Caring for Dry Skin in Winter

If you’re like me, static electricity, cold hands and feet, and dry skin arrive alongside the cold, winter air. The dry air does a number on my eyes, nose, and, most of all, my skin, but over the years, I’ve learned some tricks to help curb and treat my itchy, parched skin. If you suffer like me, I hope these tricks help you this winter.

Get a Humidifier

I have one on each floor of the house, and I run them continuously. There are two reasons dry skin happens in winter: arid, cold air outside, and dry, warm forced-air inside. Wintertime humidity is very low, and what little moisture there is gets quickly sucked up into the air. Heated forced-air systems, unless they include a humidifier, push out dry, warm air. The combination of dry outside and inside air lowers your home’s humidity level below the recommended 43%. A humidifier puts water back into the air with a cool mist and raises the humidity level for more comfortable living and less itching! 

Drink More Water

This may seem obvious, but it’s worth mentioning because it is vital to stay hydrated in winter; not only to combat dry skin but also to support your immune system. Your skin is the largest organ of your body, and it’s more vulnerable than you think. A strong immune system will help combat your dry skin from within, as does staying hydrated. So follow the 8×8 rule: 8 oz. glass, 8 times a day.

Avoid Overly Hot Showers

Hot water dries out skin because it damages the keratin cells, which are located in the outer layer of the skin, preventing them from locking in moisture. You may have noticed that applying lotion to dry skin can be a never-ending battle—soon after applying; you need more and more. That’s because our skin heals from within. The use of a lotion, cream, or petroleum jelly helps mimic the keratin cell’s job, allowing the body’s immune system to rush water and oils to the epidermis. If you frequently take overly hot showers or baths, those cells are continually being damaged, which can result in never-ending dry skin. Use lukewarm water instead and gently pat your skin dry—never rub harshly. You should apply a moisturizer within one minute of getting out of the shower, because your pores are more open, allowing your skin to absorb it better.

Exfoliating and Moisturizing Cream

Exfoliating your skin helps remove dead skin cells that can prevent moisturizers from being fully absorbed. Dead skin cells can also clog your pores and cause your skin to break out. A gentle, daily exfoliator will remove those dead skin cells, revealing newer, healthier ones ready for moisture absorption. You can use manual or chemical exfoliation, depending on your skin’s sensitivity. A manual example is a face brush like Clarisonic or a simple washcloth. Chemical exfoliation usually includes alpha hydroxy acids, like glycol, lactic, or citric acid.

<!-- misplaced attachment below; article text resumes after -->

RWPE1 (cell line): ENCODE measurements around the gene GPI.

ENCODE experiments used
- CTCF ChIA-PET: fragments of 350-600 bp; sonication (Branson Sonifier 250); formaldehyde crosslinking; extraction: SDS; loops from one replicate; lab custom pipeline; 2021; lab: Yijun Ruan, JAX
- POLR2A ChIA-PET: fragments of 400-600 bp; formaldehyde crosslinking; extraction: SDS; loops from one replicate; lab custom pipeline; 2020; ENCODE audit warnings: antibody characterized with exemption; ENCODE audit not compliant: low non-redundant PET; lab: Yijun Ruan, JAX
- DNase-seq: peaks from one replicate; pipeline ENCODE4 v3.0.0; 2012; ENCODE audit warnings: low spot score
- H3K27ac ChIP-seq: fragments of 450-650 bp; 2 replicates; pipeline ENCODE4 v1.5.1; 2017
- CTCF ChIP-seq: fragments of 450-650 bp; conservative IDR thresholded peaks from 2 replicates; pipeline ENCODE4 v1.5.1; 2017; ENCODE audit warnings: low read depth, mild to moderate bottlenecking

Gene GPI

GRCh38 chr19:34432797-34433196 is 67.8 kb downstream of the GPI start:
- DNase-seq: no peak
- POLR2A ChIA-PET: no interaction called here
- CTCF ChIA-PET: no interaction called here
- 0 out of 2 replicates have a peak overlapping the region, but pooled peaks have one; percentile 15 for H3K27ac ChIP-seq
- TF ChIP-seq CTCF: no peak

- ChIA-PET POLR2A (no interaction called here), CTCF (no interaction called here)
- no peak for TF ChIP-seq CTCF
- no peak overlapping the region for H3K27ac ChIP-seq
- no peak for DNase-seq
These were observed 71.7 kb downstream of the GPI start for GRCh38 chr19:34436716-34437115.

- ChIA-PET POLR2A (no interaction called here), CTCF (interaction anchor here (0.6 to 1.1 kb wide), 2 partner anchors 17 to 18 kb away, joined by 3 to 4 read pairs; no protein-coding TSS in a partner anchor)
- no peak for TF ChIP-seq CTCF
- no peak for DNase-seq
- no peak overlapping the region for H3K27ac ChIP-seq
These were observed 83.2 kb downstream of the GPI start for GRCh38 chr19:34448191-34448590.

Make sure to avoid moisturizers with artificial ingredients and perfumes, as the toxins in them can irritate your dry skin even more. Look for creams that are free of sulfates, phthalates, parabens, petrochemicals, mineral oil, silicone, talc, fragrances, BPAs, and GMOs. Dermatologists recommend using creams with ceramides, which are lipids that help form the skin’s barrier and help it retain moisture (remember those keratin cells). Also, look for hyaluronic acid. It’s naturally produced in our bodies, and it works to keep our tissues well lubricated and moist. Applying it topically or taken internally effectively plumps up the skin’s moisture content. And, as mentioned before, creams work best when used after water exposure, so after showering or washing your face.

Protect Your Skin

When you’re outside in harsh weather, protect your skin with thermal fabrics, gloves, and scarves. Once again, cold air has low humidity, so it naturally dries you out. Remember to stay hydrated while doing winter sports. Applying a moisturizer before bundling up can help protect your skin against the elements.

When indoors and in contact with water, like washing the dishes, use gloves to prevent skin cracking on the fingertips. If that happens, sleeping with moisturizing gloves works wonders overnight. Just apply lotion, or a triple antibiotic if needed, and wear the gloves to bed. They help the skin absorb and retain the moisture. Prevent dry skin on your feet by keeping your toes covered with socks and slippers. You can do the same overnight moisturizing treatment with cotton socks.

Cold air and forced-heat don’t have to be the enemies this winter. By taking some preventative steps, your skin can survive the storm. The key is to keep the moisture in as best you can. Be smart about taking care of skin; it’s your biggest asset!


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